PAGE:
Americans are notoriously generous and good tippers. However, there are some servers who get “over the top” gratuities. How do they do it?
1. They make a concerted effort to reach out and touch someone. How many physicians enter a room and never touch a patient? They are touching more keyboards than hearts. I have learned from complementary healthcare providers that there’s a medicinal value of touching the patient. Every chiropractor, reflexologist, or massage therapist touch their clients. Doctors would do well to learn from their practitioners by touching our patients. Examples can include a handshake, a gentle touch on the shoulder, or even taking the patient’s blood pressure instead of assigning that task to a nurse.
2. Get eyeball to eyeball with the patient. Excellent servers will often stoop down or squat and become eyeball to eyeball with the customer. Doctors who stand during the entire visit are not communicating as well as the doctor who pulls up a chair and is at the same level as the patient.
3. Give them something extra. Everyone likes something above and beyond what is expected. In New Orleans we call something extra “lagniappe” and in the Northeast it is referred to as the baker’s dozen. In the restaurant industry it may consist of a plate of small appetizers as soon as the guests take their seats, a taste of the wines that are sold by the glass, or a few peppermints delivered with the check.
In my practice, I offer the patient to take magazines from the exam rooms that they are reading when I walk into exam room. This is one way to avoid that dictum: “never go to a doctor with dead plants, dead fish, or magazines more than 6 months old!” Every patient receives sample medication of any new prescription, a FAQ form on the use of the medication, and additional written educational material on their disease state or the treatment that was suggested.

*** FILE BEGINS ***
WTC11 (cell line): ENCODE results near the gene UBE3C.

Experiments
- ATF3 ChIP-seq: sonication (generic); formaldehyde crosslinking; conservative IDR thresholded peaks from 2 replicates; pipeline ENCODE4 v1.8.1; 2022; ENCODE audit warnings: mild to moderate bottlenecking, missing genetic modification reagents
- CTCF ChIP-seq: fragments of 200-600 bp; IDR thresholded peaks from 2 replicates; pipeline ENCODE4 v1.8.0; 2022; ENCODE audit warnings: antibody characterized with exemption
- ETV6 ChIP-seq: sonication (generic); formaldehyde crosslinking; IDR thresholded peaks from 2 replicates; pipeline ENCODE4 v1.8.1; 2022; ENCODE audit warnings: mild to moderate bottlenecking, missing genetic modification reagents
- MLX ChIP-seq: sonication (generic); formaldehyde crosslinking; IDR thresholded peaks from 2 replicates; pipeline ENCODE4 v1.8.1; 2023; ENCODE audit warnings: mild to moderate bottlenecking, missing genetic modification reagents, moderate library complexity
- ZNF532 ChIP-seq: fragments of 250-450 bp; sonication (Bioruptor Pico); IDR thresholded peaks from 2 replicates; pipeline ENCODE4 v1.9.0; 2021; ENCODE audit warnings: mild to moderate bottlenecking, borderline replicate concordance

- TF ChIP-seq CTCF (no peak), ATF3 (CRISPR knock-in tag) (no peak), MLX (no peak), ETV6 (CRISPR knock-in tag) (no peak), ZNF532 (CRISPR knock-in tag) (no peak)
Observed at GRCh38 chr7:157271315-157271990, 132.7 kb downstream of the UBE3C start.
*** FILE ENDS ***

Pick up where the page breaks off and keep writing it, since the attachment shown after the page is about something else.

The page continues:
4. End each encounter by saying something positive. Servers have known that if they mention something positive about the weather that their tips go up compared to talking about how terrible it is outside. We should try to end each visit by giving the patients hope and provide encouragement. Even if the patient has a terminal illness, you can offer to be helpful in relieving pain and discomfort.
Bottom line: Physicians don’t make their living on tips. But we do make our living by patient satisfaction. Patients who are satisfied with the care that we provide will become loyal patients and will tell others about the superior service that they have received with their doctor and the practice. Take a tip from your restaurant server and use a few of these ideas with your patients. Your satisfaction surveys will significantly increase.
Neil Baum is a urologist at Touro Infirmary and author of Marketing Your Clinical Practices: Ethically, Effectively, Economically. He can be reached at his self-titled site, Neil Baum, MD, or on Facebook and Twitter.